There are issues and practices that influence farmers’ decision for cassava and tree intercrop choices on the farm. The aim of this research was to evaluate the traditional conservation management practices of cassava landraces and tree interactions in three agro-ecological zones of Uganda. Data were collected using simple random sampling method and focus group discussions with farmers in cassava growing areas from three agro-ecological zones (Lake Victoria crescent, Lake Albert, and West Nile). Data were analysed using descriptive statistics and factor analysis. The study found that farmers intercrop cassava landraces with different indigenous trees species for different purposes. The cassava landraces intercropped with trees on the farm by farmers included Bukalasa, Kalimanzila, Kalintusi, Kawogo, Kwatamumpare, Abiri, Kazimwenge, Kirimumpare, Mulyandongo, Nyakakwa, Nyalanda, Nyruiwic, Serengule, Welobedyo, Abiria, Akaral, Bali, Drua, Malukwa and Tongolo. Findings show that the most common trees in the intercrop with cassava included avocado, mangoes, jackfruit, maesopsis, ficus coffee and Albizia spp. Also, tree pruning, pollarding, lopping, spot planting and hedge planting were the key tree management practices for better yield in tree-cassava intercrop system. The findings suggested that cassava landraces and tree intercropping is a key driver for climate-smart agriculture and this requires attention among the technologies for mitigating climate change effects.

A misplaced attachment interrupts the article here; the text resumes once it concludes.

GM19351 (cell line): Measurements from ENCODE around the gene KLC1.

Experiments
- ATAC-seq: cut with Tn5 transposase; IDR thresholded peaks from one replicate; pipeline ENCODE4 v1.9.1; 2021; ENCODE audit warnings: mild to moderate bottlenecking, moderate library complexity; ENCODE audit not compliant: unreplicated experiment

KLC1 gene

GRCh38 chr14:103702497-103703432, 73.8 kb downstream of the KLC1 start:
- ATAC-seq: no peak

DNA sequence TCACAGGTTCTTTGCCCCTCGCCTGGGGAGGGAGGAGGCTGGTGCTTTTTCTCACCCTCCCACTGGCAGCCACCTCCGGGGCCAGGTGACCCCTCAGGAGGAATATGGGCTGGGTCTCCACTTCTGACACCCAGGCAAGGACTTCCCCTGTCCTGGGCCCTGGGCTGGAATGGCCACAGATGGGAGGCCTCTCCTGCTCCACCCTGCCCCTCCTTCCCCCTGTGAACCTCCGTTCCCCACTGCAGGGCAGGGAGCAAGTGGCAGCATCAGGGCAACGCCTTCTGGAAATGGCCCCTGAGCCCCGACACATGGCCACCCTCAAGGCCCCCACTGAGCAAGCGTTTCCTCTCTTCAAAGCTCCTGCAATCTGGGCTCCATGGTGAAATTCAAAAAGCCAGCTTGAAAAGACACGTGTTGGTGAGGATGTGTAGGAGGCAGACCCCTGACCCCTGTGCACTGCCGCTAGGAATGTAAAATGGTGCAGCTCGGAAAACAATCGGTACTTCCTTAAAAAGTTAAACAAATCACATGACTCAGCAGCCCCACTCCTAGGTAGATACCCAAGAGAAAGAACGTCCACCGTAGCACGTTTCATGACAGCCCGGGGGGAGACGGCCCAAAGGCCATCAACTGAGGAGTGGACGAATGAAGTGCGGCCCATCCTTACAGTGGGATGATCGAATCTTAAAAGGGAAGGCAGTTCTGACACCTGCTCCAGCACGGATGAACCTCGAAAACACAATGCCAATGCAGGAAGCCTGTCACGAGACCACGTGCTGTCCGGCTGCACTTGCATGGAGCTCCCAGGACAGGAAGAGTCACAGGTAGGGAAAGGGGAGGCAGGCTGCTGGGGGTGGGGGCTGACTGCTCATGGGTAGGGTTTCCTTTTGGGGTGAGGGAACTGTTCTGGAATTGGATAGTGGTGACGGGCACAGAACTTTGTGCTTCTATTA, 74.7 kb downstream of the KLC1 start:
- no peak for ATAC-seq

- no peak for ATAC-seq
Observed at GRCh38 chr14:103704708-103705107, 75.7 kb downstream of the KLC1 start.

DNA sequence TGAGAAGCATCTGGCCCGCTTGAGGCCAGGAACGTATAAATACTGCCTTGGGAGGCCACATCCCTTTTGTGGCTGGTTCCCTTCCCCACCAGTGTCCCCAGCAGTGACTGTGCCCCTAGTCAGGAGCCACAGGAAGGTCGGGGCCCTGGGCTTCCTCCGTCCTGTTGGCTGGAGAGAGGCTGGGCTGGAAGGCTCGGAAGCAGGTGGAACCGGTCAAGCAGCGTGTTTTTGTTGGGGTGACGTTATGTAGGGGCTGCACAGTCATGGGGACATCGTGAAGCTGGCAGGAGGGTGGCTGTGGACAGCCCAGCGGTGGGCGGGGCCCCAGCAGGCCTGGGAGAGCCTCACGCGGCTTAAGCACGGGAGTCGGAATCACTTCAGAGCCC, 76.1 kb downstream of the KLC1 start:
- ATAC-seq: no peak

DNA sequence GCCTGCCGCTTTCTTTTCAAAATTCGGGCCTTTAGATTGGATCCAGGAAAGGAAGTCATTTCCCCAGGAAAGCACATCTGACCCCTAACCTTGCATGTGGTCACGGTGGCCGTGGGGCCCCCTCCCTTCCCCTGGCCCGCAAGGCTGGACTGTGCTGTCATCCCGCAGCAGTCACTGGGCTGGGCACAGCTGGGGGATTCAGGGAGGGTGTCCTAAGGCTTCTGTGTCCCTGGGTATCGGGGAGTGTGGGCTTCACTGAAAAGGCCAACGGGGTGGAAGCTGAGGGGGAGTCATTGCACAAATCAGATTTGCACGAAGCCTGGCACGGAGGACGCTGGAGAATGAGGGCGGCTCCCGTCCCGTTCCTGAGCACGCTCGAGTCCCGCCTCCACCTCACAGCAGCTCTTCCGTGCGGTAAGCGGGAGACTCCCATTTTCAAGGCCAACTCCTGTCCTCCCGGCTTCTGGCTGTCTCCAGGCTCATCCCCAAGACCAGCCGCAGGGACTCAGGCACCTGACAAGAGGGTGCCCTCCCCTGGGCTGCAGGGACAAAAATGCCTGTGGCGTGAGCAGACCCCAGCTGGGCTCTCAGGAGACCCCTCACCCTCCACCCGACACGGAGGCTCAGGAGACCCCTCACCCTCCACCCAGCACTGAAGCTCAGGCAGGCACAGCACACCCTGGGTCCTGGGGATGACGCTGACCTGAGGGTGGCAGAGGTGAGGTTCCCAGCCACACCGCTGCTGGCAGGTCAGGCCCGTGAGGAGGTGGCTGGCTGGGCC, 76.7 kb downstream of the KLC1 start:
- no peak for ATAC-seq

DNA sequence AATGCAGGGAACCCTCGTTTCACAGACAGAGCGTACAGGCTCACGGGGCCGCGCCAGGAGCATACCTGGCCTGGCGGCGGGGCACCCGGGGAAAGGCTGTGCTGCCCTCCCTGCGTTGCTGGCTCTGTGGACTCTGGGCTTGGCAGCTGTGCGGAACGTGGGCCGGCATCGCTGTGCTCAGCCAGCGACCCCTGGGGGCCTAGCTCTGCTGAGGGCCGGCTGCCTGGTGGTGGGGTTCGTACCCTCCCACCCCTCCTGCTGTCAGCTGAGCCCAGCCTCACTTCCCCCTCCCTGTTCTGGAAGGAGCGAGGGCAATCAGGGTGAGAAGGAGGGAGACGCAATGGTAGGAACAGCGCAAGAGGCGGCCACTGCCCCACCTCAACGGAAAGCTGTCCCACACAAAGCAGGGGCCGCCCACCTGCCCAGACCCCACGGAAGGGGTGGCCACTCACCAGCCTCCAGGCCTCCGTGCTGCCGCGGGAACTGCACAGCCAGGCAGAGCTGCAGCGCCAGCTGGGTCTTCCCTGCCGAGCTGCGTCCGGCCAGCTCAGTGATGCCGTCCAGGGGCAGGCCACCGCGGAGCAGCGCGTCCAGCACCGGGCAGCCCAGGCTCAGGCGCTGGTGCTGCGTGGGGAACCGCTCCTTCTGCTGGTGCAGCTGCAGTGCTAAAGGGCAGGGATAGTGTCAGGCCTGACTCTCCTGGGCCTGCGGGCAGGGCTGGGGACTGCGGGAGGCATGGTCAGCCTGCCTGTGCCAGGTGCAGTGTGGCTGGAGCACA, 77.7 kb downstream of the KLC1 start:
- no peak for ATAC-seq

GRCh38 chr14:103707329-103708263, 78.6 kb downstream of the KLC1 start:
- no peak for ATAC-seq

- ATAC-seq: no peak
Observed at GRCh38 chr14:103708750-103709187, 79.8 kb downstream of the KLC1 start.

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RUFORUM Working document series
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